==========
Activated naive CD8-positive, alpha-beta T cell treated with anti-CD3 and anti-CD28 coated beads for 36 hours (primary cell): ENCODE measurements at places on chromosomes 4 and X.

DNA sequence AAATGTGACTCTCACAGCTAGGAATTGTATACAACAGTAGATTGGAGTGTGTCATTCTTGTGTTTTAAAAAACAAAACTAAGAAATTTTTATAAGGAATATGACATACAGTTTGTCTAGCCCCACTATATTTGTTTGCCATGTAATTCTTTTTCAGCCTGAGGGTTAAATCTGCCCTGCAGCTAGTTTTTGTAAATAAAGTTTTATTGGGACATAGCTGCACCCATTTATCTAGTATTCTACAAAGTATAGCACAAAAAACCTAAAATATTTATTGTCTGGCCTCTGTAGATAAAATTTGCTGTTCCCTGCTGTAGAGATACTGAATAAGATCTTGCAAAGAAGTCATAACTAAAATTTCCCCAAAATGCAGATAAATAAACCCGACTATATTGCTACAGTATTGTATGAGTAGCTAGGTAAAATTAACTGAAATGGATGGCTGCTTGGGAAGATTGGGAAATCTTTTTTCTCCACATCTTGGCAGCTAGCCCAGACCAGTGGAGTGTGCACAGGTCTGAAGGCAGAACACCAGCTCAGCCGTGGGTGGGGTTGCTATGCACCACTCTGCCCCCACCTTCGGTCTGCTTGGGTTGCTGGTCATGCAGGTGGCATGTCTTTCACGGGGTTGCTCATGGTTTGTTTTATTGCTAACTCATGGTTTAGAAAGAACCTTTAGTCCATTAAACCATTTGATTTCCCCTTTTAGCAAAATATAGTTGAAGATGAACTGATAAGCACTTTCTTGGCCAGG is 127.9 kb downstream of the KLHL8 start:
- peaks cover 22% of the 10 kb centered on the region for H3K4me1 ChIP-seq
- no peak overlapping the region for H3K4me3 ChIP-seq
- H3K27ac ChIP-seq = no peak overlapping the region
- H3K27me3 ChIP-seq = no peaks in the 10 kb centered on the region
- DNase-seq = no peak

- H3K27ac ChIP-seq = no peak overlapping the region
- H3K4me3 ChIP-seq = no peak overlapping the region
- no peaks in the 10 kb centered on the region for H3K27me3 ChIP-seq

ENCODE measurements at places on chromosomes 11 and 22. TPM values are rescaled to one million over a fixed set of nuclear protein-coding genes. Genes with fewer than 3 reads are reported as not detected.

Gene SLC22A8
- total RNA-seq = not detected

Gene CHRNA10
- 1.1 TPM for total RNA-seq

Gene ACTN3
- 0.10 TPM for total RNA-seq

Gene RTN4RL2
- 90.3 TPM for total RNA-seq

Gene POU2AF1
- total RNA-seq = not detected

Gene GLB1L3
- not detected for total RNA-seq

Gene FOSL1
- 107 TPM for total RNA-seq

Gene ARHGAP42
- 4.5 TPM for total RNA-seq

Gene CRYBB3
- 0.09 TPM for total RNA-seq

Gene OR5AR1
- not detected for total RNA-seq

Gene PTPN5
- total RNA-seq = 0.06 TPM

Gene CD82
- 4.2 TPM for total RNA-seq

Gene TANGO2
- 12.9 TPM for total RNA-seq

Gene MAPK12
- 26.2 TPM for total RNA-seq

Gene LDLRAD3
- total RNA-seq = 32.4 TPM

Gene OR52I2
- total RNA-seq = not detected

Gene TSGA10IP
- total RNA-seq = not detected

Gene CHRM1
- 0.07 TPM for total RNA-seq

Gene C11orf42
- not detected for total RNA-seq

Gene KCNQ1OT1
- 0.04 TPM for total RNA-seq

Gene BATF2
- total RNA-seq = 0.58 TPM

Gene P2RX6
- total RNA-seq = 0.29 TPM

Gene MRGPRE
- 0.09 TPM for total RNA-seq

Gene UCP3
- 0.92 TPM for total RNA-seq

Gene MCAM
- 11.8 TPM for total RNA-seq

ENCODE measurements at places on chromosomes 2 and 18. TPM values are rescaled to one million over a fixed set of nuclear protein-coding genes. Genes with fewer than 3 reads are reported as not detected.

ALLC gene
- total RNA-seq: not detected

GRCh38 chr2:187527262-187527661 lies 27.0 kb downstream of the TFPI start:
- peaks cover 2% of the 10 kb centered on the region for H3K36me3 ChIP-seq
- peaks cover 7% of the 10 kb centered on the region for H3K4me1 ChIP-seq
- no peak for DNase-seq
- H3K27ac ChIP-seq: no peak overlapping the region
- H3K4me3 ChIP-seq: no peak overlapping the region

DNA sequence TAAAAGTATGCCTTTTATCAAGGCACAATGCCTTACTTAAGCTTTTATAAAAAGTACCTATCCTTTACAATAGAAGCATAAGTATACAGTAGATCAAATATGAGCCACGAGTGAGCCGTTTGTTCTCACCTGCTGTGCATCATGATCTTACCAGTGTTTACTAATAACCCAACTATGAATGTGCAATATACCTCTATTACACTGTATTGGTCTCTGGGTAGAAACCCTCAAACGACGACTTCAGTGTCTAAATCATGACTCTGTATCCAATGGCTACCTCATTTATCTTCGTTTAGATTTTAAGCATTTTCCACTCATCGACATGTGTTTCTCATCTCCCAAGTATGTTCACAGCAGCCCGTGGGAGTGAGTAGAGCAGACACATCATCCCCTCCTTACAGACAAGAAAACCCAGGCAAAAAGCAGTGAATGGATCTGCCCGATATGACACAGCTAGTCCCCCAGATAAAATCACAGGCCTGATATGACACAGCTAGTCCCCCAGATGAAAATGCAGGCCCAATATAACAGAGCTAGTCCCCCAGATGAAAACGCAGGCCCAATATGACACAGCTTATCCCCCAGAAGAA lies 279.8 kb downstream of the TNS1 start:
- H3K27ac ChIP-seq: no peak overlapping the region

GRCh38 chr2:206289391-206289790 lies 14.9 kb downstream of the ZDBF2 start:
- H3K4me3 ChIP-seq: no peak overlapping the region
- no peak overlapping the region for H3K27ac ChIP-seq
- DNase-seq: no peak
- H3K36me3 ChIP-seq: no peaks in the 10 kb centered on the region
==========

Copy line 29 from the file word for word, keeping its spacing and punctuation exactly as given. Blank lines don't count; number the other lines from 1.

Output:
- 0.09 TPM for total RNA-seq